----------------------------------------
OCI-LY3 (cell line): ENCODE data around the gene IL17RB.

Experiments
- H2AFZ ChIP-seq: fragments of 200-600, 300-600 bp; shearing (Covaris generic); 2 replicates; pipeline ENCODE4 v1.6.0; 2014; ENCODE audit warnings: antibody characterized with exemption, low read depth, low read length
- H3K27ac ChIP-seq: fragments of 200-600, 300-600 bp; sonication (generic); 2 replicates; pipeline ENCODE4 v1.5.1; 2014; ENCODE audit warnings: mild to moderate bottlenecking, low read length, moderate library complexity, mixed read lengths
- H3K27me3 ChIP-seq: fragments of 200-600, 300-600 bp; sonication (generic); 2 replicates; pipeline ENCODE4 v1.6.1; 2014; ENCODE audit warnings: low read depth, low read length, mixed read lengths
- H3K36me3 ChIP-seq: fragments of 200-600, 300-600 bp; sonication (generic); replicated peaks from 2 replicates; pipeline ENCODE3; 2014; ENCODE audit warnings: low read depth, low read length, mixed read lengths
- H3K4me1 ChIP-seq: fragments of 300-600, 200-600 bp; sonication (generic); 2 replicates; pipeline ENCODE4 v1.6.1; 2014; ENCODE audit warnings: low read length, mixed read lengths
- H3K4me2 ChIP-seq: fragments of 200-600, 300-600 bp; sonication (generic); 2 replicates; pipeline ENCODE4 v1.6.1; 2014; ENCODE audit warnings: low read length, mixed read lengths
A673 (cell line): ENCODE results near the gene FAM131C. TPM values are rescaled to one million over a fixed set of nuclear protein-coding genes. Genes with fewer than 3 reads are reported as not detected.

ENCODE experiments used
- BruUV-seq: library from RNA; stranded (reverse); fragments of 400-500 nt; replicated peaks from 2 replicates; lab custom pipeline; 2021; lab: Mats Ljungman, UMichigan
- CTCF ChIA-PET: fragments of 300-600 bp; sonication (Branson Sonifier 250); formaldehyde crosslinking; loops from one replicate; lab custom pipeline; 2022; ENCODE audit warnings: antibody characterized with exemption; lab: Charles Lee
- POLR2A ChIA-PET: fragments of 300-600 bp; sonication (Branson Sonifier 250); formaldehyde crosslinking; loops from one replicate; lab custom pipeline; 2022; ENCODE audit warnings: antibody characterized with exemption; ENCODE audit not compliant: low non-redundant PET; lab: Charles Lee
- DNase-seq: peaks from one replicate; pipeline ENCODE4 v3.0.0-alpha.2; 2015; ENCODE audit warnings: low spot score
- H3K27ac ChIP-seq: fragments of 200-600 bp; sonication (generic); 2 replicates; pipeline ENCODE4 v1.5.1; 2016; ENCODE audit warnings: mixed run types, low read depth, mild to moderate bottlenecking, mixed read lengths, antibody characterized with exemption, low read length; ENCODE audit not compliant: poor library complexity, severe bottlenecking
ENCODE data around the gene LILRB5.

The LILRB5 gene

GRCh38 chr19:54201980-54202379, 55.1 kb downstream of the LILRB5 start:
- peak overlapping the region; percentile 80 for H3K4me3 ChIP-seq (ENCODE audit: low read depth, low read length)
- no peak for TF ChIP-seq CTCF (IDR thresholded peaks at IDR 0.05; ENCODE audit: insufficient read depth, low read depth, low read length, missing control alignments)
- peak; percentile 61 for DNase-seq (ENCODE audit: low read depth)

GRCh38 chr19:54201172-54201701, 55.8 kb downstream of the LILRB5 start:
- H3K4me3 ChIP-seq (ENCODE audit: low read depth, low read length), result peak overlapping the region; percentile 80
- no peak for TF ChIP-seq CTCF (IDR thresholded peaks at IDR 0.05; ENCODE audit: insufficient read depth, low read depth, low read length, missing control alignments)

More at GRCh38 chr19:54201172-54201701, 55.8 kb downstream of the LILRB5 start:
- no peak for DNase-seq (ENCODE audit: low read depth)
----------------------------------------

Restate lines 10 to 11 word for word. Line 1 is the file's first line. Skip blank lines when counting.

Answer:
ENCODE experiments used
- BruUV-seq: library from RNA; stranded (reverse); fragments of 400-500 nt; replicated peaks from 2 replicates; lab custom pipeline; 2021; lab: Mats Ljungman, UMichigan